Remembered in sepia tones: the Liverpool shipyard,
rusting derricks gaunt against a steel-grey sky,
where my uncle Richard hammered and welded
year after year in the salty diesel air,
sustained by cigarettes and bacon butties
and mug tea from the cafe across the tracks.
Off-duty, scrubbed, he always still reeked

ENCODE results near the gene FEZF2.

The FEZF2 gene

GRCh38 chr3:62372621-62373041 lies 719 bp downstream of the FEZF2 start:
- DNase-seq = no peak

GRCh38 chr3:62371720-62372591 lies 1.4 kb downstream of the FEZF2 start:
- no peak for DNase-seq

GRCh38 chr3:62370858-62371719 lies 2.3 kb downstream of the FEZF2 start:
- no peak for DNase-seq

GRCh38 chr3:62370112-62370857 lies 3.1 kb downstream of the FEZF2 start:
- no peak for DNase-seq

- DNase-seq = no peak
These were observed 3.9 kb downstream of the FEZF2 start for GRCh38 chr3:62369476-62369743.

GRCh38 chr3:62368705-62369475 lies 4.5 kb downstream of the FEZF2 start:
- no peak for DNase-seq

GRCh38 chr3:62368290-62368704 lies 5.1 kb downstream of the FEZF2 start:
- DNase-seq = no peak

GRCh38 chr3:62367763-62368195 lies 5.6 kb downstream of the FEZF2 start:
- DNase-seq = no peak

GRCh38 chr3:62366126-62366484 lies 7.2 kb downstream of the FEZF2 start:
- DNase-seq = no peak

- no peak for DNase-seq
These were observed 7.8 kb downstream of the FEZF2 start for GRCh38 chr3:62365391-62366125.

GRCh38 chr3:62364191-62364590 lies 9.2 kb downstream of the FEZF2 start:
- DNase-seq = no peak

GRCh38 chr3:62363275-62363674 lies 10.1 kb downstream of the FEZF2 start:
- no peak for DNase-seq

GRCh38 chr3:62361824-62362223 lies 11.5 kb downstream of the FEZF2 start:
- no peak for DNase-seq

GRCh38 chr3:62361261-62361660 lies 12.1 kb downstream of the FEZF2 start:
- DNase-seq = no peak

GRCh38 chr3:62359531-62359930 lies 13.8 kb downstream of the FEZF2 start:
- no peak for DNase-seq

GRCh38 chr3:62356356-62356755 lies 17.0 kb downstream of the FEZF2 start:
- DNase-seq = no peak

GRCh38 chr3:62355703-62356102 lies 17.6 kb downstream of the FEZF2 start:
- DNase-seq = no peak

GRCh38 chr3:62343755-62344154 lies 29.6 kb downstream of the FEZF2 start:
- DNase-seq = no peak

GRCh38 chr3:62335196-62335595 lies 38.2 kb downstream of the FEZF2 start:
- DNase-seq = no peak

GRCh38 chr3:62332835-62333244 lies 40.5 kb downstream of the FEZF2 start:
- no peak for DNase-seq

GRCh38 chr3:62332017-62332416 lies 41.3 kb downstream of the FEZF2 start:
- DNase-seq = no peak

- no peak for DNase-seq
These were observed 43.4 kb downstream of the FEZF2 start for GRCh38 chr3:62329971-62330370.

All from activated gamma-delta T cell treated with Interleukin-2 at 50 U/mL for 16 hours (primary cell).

of oil and metal and flux and rust and paint.
Even the acrid smoke from his roll-your-owns
(Player’s Extra tobacco, dark and waxy)
couldn’t mask a lifetime of rivets and welds,
the cold Mersey deep in his creaking bones.
The clang of hammers, the rattle of dockside trams —
as our Nan used to say — rang in his voice.
By Henry Quince